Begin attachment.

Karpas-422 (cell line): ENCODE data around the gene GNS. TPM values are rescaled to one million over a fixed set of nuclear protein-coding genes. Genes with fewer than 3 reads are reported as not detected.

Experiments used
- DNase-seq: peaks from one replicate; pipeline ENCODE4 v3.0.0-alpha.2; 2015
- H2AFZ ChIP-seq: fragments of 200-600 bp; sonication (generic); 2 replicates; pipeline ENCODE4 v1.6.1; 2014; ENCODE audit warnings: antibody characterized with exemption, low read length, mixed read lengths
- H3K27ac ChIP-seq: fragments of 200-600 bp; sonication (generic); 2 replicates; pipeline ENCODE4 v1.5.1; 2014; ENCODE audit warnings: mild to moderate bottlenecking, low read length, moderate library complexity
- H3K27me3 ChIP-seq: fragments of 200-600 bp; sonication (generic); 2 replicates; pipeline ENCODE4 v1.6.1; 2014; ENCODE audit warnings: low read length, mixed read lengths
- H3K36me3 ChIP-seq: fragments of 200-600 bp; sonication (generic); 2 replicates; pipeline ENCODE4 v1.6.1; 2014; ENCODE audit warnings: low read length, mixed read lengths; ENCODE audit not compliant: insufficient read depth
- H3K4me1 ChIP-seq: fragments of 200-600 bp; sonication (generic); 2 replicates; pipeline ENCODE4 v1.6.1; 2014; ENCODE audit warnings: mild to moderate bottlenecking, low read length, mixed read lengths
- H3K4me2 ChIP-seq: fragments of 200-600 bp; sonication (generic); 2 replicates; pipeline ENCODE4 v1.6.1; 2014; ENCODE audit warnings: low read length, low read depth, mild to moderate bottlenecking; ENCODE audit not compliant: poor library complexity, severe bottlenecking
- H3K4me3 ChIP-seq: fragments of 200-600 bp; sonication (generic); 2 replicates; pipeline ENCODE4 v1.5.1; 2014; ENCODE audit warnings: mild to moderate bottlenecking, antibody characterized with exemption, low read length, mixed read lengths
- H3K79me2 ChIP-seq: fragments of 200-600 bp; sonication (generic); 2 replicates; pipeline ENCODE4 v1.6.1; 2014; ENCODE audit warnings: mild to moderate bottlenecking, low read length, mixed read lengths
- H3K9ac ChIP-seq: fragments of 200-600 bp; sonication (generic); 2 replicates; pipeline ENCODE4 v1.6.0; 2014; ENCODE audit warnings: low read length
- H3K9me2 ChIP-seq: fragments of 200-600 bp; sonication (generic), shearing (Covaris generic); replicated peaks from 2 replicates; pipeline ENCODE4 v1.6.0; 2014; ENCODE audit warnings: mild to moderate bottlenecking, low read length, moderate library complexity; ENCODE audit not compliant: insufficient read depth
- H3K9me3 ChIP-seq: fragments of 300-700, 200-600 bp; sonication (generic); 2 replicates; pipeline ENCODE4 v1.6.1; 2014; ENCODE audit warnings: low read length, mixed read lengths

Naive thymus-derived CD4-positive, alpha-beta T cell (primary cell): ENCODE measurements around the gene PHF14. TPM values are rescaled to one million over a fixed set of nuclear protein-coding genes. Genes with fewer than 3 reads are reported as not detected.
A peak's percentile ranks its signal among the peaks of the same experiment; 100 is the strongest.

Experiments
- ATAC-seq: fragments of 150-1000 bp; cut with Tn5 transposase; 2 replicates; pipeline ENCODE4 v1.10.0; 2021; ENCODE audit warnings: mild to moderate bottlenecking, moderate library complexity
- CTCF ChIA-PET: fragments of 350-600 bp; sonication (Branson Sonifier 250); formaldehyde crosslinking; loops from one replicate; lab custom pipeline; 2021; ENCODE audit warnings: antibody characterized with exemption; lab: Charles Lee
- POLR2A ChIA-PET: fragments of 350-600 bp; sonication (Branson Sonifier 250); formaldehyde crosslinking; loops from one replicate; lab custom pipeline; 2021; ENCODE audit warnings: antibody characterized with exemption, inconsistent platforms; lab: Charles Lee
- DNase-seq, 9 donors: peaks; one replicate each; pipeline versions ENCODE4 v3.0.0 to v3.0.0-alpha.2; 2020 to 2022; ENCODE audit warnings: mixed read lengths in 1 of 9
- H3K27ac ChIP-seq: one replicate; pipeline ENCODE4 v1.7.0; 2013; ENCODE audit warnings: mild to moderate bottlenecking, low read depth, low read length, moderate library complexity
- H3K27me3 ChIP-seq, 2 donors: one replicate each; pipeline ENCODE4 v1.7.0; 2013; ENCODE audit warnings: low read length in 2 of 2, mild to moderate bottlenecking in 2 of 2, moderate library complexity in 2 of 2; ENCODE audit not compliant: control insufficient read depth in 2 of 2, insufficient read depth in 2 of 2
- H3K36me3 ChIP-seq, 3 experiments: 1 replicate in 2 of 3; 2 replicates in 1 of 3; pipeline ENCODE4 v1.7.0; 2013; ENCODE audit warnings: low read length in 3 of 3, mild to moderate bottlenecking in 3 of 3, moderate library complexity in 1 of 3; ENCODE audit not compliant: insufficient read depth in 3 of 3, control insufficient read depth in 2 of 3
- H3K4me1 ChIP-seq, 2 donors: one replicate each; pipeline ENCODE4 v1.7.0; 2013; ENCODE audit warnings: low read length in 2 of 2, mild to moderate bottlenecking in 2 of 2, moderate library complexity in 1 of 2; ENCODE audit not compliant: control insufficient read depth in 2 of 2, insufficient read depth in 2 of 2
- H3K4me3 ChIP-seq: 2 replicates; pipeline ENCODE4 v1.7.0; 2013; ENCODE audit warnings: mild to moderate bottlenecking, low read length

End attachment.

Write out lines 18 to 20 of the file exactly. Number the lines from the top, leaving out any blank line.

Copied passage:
- ATAC-seq: fragments of 150-1000 bp; cut with Tn5 transposase; 2 replicates; pipeline ENCODE4 v1.10.0; 2021; ENCODE audit warnings: mild to moderate bottlenecking, moderate library complexity
- CTCF ChIA-PET: fragments of 350-600 bp; sonication (Branson Sonifier 250); formaldehyde crosslinking; loops from one replicate; lab custom pipeline; 2021; ENCODE audit warnings: antibody characterized with exemption; lab: Charles Lee
- POLR2A ChIA-PET: fragments of 350-600 bp; sonication (Branson Sonifier 250); formaldehyde crosslinking; loops from one replicate; lab custom pipeline; 2021; ENCODE audit warnings: antibody characterized with exemption, inconsistent platforms; lab: Charles Lee